COP26 and Political Priorities | The Honest Liberal
COP26 in Glasgow last week was pitched as a huge moment to prevent the worst effects of climate change, the last best chance for the world to turn the corner. But these pledges are financially eye-watering, and more than that, they will change the lives of those in the West beyond recognition if they are not pushed against. The proposed cure may well be far worse than the disease.
Climate Change is real and humanity has had a huge impact through burning fossil fuels and cutting down trees. However, the Conservative government in the UK and reasonable governments across the globe need to fix this problem through conservative principles.
We cannot switch off from gas and oil overnight, we cannot have one priority to override all others and we should not commit to revolution. We must evolve gradually, innovate through the free market, and take balanced measures to prevent climate change.
Politics is about priorities, and conservative politics is about driving forward multiple priorities, often competing, and making sure they are allowed to bloom in parallel. However, the new religion of green purity has taken hold, and it calls for all priorities to be sacrificed on the altar of climate catastrophization. This is what the most radical activists call for, and they must be ignored for several reasons.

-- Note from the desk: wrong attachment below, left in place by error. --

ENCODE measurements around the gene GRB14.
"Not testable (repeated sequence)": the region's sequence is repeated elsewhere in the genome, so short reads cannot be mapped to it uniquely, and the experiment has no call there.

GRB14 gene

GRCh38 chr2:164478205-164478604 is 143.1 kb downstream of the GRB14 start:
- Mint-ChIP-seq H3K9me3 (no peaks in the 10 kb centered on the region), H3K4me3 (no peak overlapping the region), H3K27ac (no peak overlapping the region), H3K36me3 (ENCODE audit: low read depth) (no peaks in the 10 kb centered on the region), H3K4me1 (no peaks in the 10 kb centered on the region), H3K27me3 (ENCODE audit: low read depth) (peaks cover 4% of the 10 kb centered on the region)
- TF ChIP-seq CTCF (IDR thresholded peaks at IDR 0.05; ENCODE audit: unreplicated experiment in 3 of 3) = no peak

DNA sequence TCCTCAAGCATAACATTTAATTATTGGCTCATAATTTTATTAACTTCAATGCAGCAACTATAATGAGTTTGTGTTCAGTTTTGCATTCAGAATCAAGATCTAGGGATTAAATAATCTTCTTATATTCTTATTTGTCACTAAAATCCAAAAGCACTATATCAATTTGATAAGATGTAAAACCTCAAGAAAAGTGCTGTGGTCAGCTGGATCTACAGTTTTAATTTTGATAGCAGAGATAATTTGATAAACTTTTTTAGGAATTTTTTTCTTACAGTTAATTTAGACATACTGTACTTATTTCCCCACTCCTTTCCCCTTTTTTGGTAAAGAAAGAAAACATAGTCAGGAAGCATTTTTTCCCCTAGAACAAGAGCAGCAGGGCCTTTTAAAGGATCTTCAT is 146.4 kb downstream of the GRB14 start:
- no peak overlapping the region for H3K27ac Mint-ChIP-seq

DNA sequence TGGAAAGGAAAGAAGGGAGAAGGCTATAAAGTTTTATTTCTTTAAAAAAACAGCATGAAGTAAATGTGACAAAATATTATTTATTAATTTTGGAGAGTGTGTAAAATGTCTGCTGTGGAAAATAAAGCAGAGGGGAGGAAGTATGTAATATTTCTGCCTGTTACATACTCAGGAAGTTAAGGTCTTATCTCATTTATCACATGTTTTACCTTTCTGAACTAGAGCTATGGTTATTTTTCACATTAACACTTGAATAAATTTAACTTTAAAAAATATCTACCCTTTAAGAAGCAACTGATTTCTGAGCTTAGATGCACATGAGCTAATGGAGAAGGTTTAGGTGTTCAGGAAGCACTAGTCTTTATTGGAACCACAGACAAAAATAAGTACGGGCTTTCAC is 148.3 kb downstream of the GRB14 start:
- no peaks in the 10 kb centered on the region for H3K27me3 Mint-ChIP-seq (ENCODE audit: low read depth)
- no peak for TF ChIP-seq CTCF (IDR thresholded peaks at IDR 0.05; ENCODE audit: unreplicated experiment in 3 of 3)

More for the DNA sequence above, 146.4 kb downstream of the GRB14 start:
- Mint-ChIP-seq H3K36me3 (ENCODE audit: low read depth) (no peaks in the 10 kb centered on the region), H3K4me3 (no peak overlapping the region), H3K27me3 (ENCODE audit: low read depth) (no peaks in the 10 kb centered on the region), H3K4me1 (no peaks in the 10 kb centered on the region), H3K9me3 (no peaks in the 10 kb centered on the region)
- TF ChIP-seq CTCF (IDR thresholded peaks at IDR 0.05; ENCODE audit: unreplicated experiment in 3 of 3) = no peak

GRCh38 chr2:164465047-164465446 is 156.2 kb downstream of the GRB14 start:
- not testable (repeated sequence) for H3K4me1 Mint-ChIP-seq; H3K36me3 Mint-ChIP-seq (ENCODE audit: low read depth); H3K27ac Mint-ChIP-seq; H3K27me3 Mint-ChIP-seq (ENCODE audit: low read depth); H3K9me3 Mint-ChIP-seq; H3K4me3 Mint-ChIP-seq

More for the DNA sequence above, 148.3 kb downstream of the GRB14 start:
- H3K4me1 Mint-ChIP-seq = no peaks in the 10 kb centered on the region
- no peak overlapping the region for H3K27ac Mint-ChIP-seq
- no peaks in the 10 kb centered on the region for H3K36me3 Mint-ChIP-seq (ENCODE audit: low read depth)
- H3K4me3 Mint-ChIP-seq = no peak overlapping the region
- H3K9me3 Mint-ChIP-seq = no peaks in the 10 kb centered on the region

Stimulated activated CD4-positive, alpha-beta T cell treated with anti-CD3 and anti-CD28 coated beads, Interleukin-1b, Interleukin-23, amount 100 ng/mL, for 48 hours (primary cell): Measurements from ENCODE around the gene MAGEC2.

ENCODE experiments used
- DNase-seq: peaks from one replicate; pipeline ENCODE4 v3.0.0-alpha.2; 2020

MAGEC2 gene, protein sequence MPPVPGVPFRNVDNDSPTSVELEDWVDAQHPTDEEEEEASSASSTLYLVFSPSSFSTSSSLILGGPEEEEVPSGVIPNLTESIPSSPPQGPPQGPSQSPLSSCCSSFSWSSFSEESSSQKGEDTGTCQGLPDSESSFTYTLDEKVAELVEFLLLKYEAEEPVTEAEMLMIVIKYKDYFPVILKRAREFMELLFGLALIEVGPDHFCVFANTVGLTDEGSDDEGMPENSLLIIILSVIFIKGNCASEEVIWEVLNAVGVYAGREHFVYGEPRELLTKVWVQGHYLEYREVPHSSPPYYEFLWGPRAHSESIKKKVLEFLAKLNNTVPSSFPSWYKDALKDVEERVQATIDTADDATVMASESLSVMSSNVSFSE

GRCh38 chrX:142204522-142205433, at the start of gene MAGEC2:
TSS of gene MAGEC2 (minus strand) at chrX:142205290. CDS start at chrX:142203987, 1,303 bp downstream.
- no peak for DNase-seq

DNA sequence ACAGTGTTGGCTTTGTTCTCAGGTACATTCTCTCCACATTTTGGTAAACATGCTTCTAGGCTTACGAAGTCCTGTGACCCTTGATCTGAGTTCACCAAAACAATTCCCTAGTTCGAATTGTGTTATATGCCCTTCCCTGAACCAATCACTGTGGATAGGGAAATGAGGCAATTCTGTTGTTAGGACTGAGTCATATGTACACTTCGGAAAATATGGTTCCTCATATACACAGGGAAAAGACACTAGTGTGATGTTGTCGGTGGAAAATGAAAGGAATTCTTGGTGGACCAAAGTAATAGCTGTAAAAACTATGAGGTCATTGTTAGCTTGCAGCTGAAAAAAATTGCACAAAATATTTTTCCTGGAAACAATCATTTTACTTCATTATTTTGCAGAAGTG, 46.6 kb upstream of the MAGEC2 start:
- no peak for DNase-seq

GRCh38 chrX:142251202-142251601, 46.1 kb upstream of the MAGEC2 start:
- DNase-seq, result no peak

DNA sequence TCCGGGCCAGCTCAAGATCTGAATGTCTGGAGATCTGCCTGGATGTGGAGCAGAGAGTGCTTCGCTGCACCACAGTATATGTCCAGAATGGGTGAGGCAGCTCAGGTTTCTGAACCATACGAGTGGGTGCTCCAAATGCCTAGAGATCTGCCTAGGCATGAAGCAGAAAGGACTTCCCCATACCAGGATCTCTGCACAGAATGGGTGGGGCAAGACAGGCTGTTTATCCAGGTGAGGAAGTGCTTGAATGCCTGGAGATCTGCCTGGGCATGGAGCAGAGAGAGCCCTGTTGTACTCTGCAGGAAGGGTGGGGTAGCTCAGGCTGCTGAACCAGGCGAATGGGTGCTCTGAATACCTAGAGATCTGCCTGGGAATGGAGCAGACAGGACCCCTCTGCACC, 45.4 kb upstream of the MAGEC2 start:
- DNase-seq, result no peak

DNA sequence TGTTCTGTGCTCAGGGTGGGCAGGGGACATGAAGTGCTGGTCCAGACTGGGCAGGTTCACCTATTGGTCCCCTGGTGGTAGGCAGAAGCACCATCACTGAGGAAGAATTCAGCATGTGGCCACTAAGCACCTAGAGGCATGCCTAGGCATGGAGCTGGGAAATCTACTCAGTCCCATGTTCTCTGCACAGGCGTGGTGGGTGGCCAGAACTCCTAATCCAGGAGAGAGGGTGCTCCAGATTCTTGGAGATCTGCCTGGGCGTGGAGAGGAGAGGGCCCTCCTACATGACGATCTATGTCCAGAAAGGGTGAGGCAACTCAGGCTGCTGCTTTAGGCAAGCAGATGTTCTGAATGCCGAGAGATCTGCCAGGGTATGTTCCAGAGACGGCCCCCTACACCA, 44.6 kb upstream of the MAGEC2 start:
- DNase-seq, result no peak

First, the UK is doing incredibly well at reducing its carbon emissions. Mainly because of capitalism, alongside the right subsidies from the government, solar and wind power have become incredibly cheap, and renewable energy made up a record 43% of total energy production between 2019 and 2020. We are on the right trajectory, which is a curve (not a straight line) caused by incremental improvements in energy efficiency, better technology, and ever cheaper prices for photovoltaics and wind turbines. The gloomsters are wrong, because we are lowering our carbon emissions quite rapidly, whilst keeping prosperity in sharp focus.